Drilling in the Arctic Refuge does not make economic sense nor is it worth the cost of the irreparable damage it would cause. Major banks in the U.S. and Canada have said they won’t finance drilling in the Arctic Refuge. And yet, President Donald Trump’s tax plan, passed in 2017, required two Arctic Refuge lease sales by 2024. The economic “justification” was that the sales would generate $1.8 billion over a decade for the federal government and State of Alaska.
That prediction fell flat earlier this year. On January 6, 2021, in a rushed attempt the Bureau of Land Management, under the Trump Administration, opened up lease sales on 1.56 million acres on the Coastal Plain of the Arctic Refuge. The sale was an abject failure, as it only drew $14.4 million in bids on about half of the offered leases, falling far short of proponents’ expectations. None of the bids were from major oil companies, and nearly all of the leases were purchased by a company owned by the Alaskan government to try to show that the lease sale wasn’t a total flop.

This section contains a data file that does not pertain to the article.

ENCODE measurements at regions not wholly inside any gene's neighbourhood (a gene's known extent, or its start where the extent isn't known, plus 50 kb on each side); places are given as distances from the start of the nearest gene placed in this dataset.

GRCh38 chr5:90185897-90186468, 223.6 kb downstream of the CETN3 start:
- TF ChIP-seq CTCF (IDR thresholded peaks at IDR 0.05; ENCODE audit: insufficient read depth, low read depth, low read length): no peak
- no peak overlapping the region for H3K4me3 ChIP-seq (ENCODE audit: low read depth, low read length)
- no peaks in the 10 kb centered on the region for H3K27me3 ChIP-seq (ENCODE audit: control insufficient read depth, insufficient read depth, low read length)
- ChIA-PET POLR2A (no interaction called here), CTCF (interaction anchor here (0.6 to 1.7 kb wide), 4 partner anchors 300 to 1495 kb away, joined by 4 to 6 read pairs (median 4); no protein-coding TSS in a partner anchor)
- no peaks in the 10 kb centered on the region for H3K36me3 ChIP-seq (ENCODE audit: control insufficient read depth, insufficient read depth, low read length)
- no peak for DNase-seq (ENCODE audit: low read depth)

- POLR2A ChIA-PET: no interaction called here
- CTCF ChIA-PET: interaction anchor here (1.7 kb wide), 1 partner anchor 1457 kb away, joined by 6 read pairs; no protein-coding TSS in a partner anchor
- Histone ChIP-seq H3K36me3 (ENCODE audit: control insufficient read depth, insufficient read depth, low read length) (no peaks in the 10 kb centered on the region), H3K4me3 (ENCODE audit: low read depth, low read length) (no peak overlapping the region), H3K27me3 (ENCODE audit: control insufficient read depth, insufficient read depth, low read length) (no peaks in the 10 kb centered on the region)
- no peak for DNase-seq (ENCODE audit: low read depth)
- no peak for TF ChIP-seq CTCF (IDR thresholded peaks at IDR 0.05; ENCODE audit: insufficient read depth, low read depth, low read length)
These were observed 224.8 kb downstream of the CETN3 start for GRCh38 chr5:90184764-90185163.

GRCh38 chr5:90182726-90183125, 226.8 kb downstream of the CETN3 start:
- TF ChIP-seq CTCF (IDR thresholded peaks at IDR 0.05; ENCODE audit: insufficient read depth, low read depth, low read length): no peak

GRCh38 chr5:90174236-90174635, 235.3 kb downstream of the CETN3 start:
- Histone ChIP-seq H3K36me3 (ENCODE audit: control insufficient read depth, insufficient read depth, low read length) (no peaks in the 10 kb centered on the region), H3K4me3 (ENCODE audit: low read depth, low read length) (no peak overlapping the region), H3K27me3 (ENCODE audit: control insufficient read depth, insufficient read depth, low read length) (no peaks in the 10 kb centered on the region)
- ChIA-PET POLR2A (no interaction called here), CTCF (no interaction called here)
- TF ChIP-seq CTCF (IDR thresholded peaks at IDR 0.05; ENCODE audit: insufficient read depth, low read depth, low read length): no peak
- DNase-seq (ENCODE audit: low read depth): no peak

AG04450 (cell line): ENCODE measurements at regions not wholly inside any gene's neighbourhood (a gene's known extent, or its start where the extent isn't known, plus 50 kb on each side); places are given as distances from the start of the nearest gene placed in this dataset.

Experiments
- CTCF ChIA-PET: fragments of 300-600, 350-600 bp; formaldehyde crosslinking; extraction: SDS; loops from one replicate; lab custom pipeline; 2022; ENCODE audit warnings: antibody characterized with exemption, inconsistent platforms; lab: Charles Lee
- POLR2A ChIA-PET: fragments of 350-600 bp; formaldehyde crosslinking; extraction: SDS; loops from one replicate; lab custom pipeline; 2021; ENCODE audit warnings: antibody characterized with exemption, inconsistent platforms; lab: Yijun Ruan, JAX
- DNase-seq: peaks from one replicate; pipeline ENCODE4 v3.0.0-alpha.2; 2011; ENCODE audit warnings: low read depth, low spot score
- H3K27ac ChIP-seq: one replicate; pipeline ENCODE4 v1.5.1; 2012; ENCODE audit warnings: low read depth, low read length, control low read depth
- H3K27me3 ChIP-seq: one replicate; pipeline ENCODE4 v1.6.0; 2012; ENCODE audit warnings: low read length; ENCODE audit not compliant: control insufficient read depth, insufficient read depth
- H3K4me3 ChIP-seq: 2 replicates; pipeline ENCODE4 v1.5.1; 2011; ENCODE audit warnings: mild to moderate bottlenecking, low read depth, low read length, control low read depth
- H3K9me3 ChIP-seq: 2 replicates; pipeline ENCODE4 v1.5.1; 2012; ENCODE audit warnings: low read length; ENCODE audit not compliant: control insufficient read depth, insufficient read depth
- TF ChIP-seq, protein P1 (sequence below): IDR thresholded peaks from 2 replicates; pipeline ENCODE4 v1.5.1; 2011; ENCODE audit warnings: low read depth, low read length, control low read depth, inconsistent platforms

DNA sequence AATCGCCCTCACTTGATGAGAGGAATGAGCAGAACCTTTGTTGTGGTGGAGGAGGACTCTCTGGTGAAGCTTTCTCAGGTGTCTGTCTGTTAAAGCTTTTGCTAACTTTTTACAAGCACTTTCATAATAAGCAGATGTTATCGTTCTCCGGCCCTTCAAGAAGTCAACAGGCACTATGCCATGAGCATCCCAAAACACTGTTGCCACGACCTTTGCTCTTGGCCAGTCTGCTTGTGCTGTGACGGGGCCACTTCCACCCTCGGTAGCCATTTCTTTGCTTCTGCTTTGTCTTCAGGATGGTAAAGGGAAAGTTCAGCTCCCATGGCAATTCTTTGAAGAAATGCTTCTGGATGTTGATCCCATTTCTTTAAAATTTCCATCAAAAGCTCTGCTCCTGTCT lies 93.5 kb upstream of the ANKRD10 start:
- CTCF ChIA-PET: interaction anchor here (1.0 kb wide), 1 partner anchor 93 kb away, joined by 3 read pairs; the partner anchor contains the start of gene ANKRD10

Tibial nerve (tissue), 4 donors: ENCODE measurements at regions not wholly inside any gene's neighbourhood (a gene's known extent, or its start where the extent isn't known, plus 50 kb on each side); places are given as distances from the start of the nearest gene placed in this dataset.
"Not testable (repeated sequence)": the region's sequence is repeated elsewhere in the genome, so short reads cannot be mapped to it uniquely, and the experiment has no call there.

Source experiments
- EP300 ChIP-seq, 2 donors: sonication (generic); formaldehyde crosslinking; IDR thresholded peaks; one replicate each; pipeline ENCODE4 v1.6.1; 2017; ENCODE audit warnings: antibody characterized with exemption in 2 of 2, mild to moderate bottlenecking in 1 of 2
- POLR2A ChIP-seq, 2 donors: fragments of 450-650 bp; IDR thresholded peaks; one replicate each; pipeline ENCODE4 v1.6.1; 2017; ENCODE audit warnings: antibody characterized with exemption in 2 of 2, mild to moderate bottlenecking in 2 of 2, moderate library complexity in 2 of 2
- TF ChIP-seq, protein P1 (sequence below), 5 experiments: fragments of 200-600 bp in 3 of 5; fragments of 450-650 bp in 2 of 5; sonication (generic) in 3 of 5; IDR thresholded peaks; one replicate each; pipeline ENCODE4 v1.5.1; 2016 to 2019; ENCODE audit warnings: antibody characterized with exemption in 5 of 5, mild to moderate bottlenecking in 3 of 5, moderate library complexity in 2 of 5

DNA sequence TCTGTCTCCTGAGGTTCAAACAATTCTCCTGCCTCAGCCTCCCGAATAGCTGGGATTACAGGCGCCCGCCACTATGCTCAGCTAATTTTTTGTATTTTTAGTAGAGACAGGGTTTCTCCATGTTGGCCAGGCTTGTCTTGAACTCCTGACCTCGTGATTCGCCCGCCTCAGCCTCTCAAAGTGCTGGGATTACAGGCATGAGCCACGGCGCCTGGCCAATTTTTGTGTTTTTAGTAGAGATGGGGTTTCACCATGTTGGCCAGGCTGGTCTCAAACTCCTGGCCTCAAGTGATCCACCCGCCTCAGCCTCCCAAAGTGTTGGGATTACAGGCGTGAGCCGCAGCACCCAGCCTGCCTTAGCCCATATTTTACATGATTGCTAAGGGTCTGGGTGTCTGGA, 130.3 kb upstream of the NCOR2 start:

Congress needs to act now to protect the Arctic Refuge forever. On his first day in office, President Joe Biden issued an Executive Order putting a temporary halt on Arctic Refuge lease sales. Then on June 1, 2021, Interior Secretary Deb Haaland announced that a thorough environmental analysis under the National Environmental Policy Act (NEPA) would be conducted “to address legal deficiencies in the current leasing program’s environmental review under NEPA.”
But for the Arctic Refuge to be permanently protected, a legislative fix is required. We’re calling on Maine’s Congressional delegation to work with their colleagues to move swiftly to adopt a solution.
Drilling in the Arctic Refuge is unjustified from every standpoint. Join us in calling for these sensitive, remote public lands to be permanently protected.
— by Melanie Sturm, NRCM Forests & Wildlife Director